Per yesterday’s post regarding sleeping arrangements, here’s a small round up of bunk beds that I’ve been admiring. As I’ve begun to wrap my mind around welcoming a sky-high bed into our small apartment, I’ve been pleasantly surprised by the number of low bunkbed options out there. While these low-profile options lack the possibility of under-bed storage, I like that the overall size offers a less imposing option for a small room. More than that, when the top bunk is low, it’s still readily accessible for storytime and bed-making and goodnight kisses.
The range of prices (and heights) here is relatively wide—and all of these options are new—but like cribs and other bits of child-centric gear, bunk beds are an item with a relatively short window of usefulness to any particular family. I imagine the sharing and secondhand economy could easily deliver on this front, so should anyone decide to go that route, consider this post for your keyword search.
+ Fort Mini Bunk Beds from Room & Board: A powder-coated steel bunk with a low-profile. This bed comes in 15 different colors for anyone who wants to get a little more wild than I have in this round up. I like that there’s ample clearance between the two bunks, but that the overall bed is still just 54-inches high. (1)
+ Babyletto TipToe Bunk Bed: This is a standard height bunk at 67+ inches, but it has the options of both additional trundle bed and converting to two twin beds should we (or you!) ever have the space. Overall, the bunk is a bit more modern in design than most of our furnishings, but I still think it’s simple enough that it might complement our style instead of compete with it. It’s made from a combination of solid poplar and CARB II TSCA-compliant engineered wood, meaning it meets EPA standards for formaldehyde emissions. (2)
+ Waverly Mini Wood Bunk Bed from Room & Board: A classic mini bunk made from solid, domestically sourced maple. The slanted ladder would take up a bit more floorspace than some of the other designs, but the overall footprint is still relatively slight. As with the other Room & Board option above, I like that the bottom bed rests on a slatted support and not directly on the floor. (3)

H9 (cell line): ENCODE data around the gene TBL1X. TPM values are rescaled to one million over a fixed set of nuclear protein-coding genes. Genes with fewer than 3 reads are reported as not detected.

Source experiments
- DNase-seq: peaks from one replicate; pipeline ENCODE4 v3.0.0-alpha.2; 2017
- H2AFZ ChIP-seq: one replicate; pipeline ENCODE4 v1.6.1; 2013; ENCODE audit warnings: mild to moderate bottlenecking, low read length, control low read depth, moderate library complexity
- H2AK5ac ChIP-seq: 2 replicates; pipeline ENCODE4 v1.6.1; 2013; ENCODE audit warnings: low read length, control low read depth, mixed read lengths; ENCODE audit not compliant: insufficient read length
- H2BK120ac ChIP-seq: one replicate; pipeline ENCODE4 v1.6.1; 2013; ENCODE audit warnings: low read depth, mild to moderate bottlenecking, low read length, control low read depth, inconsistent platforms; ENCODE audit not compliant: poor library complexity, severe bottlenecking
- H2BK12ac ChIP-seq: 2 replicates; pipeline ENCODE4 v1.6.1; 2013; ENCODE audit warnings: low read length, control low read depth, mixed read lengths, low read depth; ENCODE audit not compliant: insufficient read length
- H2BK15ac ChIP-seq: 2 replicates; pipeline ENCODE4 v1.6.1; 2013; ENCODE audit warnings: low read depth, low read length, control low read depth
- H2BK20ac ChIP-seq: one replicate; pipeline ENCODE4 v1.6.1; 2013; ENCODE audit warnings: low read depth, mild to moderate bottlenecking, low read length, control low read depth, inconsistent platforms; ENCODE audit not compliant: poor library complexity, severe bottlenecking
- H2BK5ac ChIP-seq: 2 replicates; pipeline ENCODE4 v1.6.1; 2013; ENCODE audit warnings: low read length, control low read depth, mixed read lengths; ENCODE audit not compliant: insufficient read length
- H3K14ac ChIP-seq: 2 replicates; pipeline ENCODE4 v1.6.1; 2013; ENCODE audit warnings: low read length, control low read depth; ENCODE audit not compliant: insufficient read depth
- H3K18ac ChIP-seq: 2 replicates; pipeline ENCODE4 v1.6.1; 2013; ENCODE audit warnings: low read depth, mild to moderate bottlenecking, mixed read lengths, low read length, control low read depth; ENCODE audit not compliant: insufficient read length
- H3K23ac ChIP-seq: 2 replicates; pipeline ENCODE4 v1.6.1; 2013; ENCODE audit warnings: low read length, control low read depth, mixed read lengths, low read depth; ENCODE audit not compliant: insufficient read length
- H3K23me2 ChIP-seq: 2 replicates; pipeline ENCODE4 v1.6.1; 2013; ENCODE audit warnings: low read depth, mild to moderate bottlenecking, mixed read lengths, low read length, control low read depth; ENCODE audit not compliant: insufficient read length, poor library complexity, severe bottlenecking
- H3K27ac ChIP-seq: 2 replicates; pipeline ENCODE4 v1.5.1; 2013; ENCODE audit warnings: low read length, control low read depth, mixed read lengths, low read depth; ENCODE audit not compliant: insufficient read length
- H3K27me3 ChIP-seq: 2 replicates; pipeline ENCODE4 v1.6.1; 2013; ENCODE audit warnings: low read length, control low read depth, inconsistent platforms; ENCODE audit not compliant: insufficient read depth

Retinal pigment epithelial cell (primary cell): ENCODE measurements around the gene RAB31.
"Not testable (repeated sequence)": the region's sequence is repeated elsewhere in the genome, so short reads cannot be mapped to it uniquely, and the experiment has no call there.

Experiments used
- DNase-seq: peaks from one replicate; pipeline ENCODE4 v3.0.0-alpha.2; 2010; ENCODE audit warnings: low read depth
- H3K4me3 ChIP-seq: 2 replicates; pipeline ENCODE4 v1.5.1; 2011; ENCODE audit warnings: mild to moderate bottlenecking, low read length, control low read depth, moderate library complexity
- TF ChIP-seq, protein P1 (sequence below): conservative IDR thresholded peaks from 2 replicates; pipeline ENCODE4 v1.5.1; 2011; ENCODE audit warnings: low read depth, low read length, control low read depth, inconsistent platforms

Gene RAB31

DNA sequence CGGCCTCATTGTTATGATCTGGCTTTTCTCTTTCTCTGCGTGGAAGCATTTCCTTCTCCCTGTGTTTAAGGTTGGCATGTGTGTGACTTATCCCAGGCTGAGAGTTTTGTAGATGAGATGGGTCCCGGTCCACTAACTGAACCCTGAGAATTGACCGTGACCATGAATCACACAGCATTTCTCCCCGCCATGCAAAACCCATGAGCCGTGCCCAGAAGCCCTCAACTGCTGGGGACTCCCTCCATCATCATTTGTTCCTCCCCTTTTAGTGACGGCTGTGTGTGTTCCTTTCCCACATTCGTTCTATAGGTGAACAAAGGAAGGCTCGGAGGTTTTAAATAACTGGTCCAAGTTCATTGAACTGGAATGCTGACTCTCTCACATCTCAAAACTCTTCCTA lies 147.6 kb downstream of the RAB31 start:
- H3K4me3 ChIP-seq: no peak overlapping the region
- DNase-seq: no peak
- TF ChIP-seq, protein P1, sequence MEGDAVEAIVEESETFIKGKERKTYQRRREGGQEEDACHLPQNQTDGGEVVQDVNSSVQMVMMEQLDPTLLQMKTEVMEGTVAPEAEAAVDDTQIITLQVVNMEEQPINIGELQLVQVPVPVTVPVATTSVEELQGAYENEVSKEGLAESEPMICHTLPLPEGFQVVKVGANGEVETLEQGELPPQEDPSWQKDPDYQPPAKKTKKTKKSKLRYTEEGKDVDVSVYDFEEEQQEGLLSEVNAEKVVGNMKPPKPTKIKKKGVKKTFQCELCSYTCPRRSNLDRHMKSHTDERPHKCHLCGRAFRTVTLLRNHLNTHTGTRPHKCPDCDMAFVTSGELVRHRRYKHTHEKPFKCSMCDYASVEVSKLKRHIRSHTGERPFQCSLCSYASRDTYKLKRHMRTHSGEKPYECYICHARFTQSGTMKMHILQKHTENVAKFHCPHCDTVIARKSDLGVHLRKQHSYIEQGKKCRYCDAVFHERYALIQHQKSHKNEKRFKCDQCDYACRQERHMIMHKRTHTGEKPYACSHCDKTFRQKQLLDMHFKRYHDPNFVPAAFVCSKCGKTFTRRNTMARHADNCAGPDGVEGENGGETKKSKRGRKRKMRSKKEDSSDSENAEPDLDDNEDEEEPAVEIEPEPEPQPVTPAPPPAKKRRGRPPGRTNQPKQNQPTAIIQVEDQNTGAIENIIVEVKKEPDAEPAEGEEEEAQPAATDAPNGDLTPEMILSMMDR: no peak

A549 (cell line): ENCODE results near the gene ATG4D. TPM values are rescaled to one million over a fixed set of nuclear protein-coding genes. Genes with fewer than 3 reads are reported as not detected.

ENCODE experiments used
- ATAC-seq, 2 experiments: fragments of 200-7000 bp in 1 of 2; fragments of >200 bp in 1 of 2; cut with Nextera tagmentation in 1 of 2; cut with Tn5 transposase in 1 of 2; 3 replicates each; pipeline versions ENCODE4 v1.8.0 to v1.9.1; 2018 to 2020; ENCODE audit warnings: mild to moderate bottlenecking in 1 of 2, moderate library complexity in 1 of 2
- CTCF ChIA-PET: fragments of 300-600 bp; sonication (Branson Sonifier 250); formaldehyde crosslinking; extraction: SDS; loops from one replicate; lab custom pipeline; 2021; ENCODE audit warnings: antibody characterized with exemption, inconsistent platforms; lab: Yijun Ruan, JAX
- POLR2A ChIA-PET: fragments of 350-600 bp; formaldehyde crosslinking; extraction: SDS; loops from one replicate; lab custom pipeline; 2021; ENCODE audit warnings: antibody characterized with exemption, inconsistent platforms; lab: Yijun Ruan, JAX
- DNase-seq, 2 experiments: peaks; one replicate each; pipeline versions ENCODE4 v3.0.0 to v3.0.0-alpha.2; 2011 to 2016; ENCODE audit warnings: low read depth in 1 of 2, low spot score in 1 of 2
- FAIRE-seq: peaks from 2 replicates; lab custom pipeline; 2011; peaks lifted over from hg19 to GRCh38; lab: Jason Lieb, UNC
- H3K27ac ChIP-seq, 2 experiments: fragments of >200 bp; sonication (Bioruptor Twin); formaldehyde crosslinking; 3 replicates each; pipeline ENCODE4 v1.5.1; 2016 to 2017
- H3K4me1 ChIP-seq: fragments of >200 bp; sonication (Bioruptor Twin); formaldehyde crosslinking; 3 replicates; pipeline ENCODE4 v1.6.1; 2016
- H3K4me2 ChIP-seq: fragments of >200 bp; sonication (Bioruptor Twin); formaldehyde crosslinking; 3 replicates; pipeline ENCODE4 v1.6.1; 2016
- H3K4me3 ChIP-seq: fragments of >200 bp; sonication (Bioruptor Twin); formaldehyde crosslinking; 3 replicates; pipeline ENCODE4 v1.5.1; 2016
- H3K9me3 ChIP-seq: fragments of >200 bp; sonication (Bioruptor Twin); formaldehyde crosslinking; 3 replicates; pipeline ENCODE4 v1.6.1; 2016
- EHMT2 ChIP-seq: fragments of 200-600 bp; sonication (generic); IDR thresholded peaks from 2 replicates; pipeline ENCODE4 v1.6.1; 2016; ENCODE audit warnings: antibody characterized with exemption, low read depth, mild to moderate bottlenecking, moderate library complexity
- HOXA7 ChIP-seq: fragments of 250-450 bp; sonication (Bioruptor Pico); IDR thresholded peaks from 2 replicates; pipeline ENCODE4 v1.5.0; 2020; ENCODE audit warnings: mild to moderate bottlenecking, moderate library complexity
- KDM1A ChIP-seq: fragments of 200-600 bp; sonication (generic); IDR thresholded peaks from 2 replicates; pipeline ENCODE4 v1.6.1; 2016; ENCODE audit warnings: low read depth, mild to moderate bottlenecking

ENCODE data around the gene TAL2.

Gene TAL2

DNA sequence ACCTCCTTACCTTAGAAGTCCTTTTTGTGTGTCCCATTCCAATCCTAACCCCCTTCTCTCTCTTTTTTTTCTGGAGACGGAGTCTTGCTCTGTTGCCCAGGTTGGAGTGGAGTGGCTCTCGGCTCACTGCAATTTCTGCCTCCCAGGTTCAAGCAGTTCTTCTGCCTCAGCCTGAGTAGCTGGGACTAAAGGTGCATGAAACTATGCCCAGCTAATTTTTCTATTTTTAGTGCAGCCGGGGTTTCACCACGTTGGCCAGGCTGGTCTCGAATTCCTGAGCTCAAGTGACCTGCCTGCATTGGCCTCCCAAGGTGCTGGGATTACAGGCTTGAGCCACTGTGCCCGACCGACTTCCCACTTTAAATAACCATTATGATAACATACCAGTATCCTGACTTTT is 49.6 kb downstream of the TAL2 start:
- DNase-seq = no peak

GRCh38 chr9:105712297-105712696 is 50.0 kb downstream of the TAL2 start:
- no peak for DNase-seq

+ Camden Low Twin-Over-Twin Bunk Bed from Pottery Barn: This bunk has it’s integrated ladder placed on the end of the bed. I like the visual simplicity of the wide, uninterrupted side rails and the solid end panels. It’s made from a combination of poplar and engineered wood that’s Greenguard Gold Certified and made in a Fair-Trade certified facility. (4)
+ P’kolino Nesto Bunk Bed: This is another standard-height option, but I like that it’s not bulky and has a low-profile ladder with handles. It’s made of FSC-certified pine and non-toxic, zero-VOC finishes. Currently out of stock. (5)
+ Ikea Kura: This is the most affordable option on the list and the one that would probably allow for the most creativity. I’ve pinned a bunch of creative hacks of the kura bed over the past few months (one of my favorites is from my friend and former colleague, Justine Hand). I think I might opt to leave at least some of the fiberboard off completely if we went this route. The only real downside is that the lower mattress rests directly on the floor. Not a deal breaker, but not something everyone might choose. (6)
+ Oeuf Design Perch Bunk Bed: I’m not sure if this design is perfect for our space, or if this bunk would overwhelm our space at 64-inches high and with a ladder that extends two-feet into the room. Still, it’s a handsome bunk in a sea of pretty generic options. It can also convert to a loft bed and standalone twin. The bed is made of engineered wood—Baltic birch plywood and eco-MDF—and finishes are non-toxic. (7)